If you have any questions or comments, we’d love to hear from you!  Please contact Jamie Greene in the AHC’s Digital Programs Department at jgreene@uwyo.edu or 307-766-3704.

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CJ Box to start national book tour at the AHC!

We can hardly wait!  Author CJ Box will kick off his national book tour at the American Heritage Center!  Save the date–it’s March 11!

Box_Poster_03-21-14-small

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Happy Chinese New Year!

Here’s a photograph from the American Heritage Center’s collections to help mark the beginning of the Chinese New Year, which starts today.  2014 is the year of the horse in the Chinese zodiac calendar.

Photo of the traditional Chinese New Year dragon performance from the 1890s in Rock Springs, WY.  W.B.D. and Annette B. Gray Papers, #1053, Box 17.

Photo of the traditional Chinese New Year dragon performance from the 1890s in Rock Springs, WY. W.B.D. and Annette B. Gray Papers, #1053, Box 17.

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Farewell to Robert Wynn, Producer and Director

Robert (a.k.a. Bob) Wynn passed away December 12th, 2013 in Calabasas, California. Wynn produced and directed over sixty television shows and specials from the 1960s to the 1990s.  Born in 1932 in St. Louis, Missouri, Wynn began his career as a radio broadcaster in the 1950s. He was a sports announcer in Missouri, Kentucky, and Ohio. From 1956-1959 he worked for McCann-Erickson Advertising as a producer and director. In 1961, after settling in Los Angeles and working for NBC, he was offered his first major television job producing a Bing Crosby special. Over the next twenty years, Wynn produced and directed variety theme shows, popular and award-winning television series, made for TV movies, and various television specials. Wynn co-founded Alwynn Productions with fellow producer and director Alan Handley in 1962. At Alwynn Productions, Wynn and Handley co-directed and co-produced numerous television shows including, “Alice Through the Looking Glass” (1966) and “Debbie Reynolds and the Sound of Children” (1969).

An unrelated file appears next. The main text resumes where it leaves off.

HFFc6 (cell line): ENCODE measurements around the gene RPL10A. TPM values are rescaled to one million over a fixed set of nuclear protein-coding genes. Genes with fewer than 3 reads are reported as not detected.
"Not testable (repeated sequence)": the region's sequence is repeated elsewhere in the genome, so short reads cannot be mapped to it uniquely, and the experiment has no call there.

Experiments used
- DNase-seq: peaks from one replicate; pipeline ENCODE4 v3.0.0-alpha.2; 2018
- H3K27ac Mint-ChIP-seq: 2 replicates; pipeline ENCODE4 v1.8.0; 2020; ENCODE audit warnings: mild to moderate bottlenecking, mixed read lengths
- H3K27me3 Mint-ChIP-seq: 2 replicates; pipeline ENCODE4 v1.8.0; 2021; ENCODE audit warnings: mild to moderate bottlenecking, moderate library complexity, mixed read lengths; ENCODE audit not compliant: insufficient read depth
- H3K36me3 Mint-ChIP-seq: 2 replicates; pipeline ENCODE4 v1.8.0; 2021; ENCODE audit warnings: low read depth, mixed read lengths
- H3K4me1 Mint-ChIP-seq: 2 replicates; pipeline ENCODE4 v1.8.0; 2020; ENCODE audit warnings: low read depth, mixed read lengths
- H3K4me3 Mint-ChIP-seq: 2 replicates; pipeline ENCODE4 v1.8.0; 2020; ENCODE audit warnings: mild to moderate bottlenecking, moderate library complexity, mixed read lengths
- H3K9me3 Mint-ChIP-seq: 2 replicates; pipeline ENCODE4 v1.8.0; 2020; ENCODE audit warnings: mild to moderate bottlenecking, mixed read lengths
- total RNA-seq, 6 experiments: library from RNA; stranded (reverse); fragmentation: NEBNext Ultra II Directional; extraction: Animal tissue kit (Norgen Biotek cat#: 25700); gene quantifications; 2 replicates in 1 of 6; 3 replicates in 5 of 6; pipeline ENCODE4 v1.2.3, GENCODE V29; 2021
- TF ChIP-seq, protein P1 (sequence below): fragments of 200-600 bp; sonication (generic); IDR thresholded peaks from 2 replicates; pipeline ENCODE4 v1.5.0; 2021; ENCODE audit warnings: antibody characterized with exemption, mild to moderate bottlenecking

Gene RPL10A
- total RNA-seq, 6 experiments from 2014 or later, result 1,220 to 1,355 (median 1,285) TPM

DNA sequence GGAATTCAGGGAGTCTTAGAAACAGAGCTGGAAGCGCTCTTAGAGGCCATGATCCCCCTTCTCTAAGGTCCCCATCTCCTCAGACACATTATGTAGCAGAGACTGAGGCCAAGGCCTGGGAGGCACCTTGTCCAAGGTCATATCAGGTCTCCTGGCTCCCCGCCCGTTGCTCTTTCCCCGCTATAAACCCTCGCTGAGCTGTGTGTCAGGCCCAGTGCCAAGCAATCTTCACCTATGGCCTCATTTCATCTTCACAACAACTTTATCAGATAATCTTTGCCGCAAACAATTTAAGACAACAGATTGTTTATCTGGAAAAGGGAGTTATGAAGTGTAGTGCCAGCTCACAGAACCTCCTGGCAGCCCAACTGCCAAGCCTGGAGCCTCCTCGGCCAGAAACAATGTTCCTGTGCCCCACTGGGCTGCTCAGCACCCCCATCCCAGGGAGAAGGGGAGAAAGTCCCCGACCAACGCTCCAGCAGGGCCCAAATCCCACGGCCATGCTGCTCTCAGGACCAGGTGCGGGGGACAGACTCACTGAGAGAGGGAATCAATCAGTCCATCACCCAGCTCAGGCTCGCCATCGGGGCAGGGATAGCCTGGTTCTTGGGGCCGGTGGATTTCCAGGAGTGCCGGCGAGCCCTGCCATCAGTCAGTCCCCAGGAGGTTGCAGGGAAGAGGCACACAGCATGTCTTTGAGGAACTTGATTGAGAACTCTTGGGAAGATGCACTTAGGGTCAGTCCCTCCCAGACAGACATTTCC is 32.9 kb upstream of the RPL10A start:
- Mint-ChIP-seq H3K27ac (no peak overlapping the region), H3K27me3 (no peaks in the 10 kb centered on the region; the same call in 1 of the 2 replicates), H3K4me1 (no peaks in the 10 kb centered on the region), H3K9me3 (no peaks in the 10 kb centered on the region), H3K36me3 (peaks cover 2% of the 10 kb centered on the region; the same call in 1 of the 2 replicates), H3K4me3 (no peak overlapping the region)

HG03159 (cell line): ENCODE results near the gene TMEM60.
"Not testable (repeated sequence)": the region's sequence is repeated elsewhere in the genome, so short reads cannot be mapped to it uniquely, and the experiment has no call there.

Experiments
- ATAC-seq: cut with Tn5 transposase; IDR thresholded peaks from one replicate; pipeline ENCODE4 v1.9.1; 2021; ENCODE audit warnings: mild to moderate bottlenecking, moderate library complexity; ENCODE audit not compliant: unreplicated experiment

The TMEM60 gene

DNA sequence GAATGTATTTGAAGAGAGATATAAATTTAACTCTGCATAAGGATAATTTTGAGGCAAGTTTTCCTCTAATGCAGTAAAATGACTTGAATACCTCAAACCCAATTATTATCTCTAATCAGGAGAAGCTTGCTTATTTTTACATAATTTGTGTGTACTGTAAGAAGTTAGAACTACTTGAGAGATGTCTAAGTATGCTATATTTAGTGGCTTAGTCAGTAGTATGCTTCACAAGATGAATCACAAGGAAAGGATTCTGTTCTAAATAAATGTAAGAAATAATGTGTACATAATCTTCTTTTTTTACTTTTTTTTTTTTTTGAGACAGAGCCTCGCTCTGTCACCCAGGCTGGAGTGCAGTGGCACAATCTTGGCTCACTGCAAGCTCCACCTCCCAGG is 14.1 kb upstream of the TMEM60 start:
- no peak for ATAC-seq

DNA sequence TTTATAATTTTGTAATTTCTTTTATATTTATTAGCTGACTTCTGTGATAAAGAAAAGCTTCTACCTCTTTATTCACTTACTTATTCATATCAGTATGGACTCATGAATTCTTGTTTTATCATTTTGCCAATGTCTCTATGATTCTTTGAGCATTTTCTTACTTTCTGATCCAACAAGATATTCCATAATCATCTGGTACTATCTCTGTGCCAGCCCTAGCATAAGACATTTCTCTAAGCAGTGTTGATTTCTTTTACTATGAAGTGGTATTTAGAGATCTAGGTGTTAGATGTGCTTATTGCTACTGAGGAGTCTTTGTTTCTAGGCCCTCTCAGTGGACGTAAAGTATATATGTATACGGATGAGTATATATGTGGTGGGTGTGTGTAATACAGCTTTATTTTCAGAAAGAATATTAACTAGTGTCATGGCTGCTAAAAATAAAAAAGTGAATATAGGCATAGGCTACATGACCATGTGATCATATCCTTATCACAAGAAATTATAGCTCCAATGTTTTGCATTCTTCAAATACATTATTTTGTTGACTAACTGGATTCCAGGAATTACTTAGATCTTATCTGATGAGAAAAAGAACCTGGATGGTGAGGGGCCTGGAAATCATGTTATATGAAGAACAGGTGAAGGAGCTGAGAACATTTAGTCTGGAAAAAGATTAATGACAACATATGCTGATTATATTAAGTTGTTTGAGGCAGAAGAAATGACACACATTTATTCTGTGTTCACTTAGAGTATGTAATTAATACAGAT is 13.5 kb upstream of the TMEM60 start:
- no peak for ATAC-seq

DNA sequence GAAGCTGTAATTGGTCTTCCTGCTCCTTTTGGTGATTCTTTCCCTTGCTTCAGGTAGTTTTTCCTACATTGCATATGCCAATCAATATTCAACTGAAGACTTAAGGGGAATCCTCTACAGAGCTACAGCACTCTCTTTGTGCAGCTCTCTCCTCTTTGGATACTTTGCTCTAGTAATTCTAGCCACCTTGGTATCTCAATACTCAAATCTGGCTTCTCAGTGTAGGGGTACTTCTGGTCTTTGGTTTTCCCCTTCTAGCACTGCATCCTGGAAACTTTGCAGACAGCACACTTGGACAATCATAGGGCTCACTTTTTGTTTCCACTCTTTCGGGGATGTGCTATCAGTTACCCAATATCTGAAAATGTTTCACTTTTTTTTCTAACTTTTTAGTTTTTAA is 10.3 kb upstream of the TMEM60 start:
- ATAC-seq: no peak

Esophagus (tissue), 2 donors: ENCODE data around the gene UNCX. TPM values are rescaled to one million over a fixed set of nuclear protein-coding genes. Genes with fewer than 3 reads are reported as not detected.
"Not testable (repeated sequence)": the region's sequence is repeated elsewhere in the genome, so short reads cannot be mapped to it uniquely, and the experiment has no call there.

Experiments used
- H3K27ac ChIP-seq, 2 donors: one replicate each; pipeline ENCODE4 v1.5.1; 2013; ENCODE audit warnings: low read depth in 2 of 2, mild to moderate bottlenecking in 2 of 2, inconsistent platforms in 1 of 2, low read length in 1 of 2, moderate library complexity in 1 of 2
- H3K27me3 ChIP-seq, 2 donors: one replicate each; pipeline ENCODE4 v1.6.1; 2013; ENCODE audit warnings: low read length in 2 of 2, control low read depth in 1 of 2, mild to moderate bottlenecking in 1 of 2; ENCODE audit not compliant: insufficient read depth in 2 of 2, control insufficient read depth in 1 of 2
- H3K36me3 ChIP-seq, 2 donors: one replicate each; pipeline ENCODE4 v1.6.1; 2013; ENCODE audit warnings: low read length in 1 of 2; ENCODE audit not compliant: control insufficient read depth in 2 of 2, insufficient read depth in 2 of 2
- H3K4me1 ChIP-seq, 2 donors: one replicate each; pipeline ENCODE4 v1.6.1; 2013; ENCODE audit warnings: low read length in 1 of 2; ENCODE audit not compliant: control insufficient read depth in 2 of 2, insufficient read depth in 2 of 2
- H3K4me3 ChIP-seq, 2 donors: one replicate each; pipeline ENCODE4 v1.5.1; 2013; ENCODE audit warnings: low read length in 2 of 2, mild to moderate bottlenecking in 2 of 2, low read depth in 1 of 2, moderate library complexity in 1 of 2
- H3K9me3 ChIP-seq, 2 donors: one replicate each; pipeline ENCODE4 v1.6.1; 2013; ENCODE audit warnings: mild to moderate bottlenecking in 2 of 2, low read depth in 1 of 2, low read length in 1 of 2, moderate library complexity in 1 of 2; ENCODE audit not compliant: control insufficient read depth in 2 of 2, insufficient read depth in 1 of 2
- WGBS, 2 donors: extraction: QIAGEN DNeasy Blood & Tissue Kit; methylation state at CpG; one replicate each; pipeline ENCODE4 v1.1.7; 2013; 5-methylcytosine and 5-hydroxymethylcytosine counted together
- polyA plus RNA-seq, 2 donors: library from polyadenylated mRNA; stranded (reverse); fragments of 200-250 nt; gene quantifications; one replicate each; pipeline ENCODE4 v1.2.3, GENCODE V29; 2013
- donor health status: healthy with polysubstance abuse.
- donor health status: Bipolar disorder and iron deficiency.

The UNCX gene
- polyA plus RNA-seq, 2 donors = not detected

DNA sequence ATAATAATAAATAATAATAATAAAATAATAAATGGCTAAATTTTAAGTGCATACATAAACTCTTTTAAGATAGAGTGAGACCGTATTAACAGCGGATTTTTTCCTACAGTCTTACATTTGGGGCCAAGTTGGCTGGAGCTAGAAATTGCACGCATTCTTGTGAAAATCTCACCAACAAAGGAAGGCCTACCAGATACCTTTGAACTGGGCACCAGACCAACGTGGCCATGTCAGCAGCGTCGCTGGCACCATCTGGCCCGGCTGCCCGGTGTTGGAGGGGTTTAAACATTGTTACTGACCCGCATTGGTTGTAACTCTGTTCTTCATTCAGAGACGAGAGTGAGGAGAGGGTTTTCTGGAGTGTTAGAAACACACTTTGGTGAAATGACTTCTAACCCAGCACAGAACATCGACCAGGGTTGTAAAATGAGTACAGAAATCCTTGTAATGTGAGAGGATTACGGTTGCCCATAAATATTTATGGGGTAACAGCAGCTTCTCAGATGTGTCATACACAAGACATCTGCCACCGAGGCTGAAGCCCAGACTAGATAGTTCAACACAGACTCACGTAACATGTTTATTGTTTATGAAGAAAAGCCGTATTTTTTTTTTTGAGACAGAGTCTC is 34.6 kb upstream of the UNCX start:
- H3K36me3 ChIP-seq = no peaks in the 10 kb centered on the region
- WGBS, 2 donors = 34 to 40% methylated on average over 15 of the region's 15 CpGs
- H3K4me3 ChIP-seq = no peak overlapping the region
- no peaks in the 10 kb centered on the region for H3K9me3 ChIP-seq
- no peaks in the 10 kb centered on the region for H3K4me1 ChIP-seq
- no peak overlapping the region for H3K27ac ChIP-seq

In addition, Wynn worked on a number of productions without Handley. Wynn produced a number of variety shows including Danny Thomas Specials (1962-1970), Tennessee Ernie Ford Specials (1969-1981), “The Monty Hall Show” (1970s), and “Opryland, U.S.A.” (1970s). He was also the producer and director for the variety series, “The NBC Follies” (1973). From 1979-1984 he produced “Real People,” a show depicting the lives of real Americans in humorous, heart-warming, and bizarre situations. This series was nominated for five Emmys, and won an Emmy in 1984. Wynn also produced and directed Bob Hope specials (1968-1979), a series of mystery movies on ABC (1974-1975), shows celebrating America, and the Rock Music Awards (1975-1977). From 1975-1995, Wynn produced and directed the Sammy Davis Memorial Telethons.

Bob Hope

Bob Wynn (front and center) leads Bob Hope (aboard the uncovered palanquin) up China Hill in Beijing in June of 1979 during the taping of a Bob Hope special. Robert Wynn papers, #3211, Box 525. UW American Heritage Center.

The American Heritage Center at the University of Wyoming holds Wynn’s personal papers.  This collection contains materials from Bob Wynn’s work as a producer and director. There is material from almost all of Wynn’s productions but the show titles with the most material are: “ABC’s Wide World of Mystery Series;” “The Bob Hope Show” and Specials; “The Danny Thomas Show;” Debbie Reynolds shows, “The Monty Hall Show” and Specials; “The NBC Follies;” Opryland specials; “Real People;” “The Rock Music Awards;” Sea World Footage, “The Tennessee Ernie Ford Show;” “The 36 Most Beautiful Girls in Texas,” and Variety Club Telethons.

Laura Uglean-Jackson, Processing Archivist